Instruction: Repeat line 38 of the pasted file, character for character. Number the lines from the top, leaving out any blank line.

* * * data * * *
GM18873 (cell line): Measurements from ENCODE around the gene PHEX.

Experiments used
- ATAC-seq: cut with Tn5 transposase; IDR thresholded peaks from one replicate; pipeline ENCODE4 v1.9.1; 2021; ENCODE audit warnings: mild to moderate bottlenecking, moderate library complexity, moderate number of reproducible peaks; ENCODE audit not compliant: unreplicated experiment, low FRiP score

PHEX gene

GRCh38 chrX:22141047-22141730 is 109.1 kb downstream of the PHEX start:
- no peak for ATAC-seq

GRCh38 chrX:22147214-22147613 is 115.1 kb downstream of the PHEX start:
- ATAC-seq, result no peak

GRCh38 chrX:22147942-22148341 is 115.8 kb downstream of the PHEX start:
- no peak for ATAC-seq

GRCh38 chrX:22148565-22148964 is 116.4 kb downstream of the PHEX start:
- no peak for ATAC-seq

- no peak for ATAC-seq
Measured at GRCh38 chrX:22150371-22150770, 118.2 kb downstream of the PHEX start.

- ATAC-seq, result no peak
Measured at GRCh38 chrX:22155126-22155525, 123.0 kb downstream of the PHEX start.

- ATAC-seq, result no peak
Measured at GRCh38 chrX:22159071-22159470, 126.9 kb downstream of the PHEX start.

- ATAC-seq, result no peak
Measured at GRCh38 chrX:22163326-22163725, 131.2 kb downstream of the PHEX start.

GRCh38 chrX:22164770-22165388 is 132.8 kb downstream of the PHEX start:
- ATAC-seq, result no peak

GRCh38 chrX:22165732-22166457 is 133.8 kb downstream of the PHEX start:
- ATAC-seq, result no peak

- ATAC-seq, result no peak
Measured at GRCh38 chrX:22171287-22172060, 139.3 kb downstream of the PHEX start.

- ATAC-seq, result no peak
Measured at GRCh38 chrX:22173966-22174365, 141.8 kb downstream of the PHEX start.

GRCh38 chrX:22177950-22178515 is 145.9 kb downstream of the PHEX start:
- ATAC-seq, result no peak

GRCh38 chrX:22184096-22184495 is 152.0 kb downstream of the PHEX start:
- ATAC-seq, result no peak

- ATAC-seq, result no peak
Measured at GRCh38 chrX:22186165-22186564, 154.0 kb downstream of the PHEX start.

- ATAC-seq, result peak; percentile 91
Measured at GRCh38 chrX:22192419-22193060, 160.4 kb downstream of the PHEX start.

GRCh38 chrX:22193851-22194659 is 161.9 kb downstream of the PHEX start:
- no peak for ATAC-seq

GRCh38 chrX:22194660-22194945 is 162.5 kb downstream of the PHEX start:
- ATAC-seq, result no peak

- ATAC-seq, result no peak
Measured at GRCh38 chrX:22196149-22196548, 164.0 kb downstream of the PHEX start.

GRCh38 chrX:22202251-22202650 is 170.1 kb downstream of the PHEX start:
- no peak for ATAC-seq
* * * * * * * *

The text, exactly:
- no peak for ATAC-seq